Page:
Tags: CoTweet, Facebook, linkedin, Movable Type, Seesmic, social media, twitter, WordPress
Some of you know that I take each August off from social media and I will mostly do that again this year. I might decide to write a blog post or two, but I have such a strong group of contributors to Biznology that you might not notice my absence. But people have told me that you just can’t take off from social media. And they are starting to convince me. But I still want to clear my head and I think that’s valuable, too, so I want to have another social media fast this year. What to do?
Enter the magic of scheduling.
In the past year, I’ve enjoyed the use of WordPress, which lets me schedule posts in a way that I never mastered with Movable Type. So, I can write a few evergreen posts and schedule them for later in the month.
And the same thing works on Twitter. While I do retweet colleagues that have interesting things to say, and I also comment on events, I do a lot of tweeting on so-called best practices–just things that are good ideas that people ought to do. I find that I can queue up a bunch of those tweets and have them roll out during the month. CoTweet was the first scheduling attempt, but when it started to charge for usage, Gremlin became the next tool of choice, and now Seesmic is the latest experiment. No matter which tool you use, you can find a way to do it.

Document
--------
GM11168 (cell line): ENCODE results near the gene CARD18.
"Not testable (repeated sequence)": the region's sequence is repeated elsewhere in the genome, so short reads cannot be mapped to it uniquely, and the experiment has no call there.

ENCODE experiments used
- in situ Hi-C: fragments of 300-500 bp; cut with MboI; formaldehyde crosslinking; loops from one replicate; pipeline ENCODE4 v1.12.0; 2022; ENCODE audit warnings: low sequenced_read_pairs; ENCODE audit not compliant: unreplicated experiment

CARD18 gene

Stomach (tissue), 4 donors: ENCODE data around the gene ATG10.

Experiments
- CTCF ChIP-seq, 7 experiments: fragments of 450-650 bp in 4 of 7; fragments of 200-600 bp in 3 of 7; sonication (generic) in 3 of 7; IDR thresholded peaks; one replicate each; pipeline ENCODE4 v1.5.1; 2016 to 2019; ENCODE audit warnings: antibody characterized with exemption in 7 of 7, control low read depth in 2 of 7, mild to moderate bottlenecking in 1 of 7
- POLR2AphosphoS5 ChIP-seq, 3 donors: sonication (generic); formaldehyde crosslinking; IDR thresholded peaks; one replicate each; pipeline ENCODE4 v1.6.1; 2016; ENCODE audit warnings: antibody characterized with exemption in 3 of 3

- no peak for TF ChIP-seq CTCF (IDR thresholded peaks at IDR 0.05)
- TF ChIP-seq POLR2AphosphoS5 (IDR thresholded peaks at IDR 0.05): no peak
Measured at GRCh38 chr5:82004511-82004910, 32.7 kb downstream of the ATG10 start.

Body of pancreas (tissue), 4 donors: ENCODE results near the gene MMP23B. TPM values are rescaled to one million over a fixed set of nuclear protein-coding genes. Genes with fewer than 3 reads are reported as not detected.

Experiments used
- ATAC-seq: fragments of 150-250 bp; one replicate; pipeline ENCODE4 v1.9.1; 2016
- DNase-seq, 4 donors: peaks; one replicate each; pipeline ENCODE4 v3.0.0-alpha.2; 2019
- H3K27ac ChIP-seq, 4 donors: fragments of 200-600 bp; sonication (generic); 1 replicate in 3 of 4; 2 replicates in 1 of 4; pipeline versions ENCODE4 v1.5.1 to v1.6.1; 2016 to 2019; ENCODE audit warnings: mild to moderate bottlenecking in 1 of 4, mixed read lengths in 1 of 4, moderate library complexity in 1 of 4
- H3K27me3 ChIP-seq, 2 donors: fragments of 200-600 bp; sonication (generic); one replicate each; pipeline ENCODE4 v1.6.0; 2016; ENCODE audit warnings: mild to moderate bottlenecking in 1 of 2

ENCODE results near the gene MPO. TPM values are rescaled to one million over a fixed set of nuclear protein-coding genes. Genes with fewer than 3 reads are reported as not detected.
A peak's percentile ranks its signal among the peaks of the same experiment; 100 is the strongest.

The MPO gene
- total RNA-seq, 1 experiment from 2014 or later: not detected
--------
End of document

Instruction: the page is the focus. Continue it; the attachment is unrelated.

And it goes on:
And everything that is tweeted gets mirrored to Facebook and LinkedIn, so I am not dark on those networks either. (Still waiting for an API so I can do the same thing for Google+–are you listening, Big G?)
And I will also have other people monitoring what is being said so that at least people get a thank you or a response without me having to be there.
All of this takes a little up-front work, and it isn’t easy, but it lets me kick back without going dark, so I think it is worth the effort. Now, it isn’t as good as doing everything live because when something happens, I won’t be able to comment. (I probably won’t even know it happened right away.)
But that’s OK with me. I know that it won’t be the same as if I am doing everything live, but I think it is better than being out of sight completely. So, it’s a compromise. I still get the mind break from my social media fast but whatever value I get from social media doesn’t go to zero.
I’ll be interested in what others think of the approach. Do any of you go dark on social? How do you clear your heads from the always-on culture? Tell me in the comments.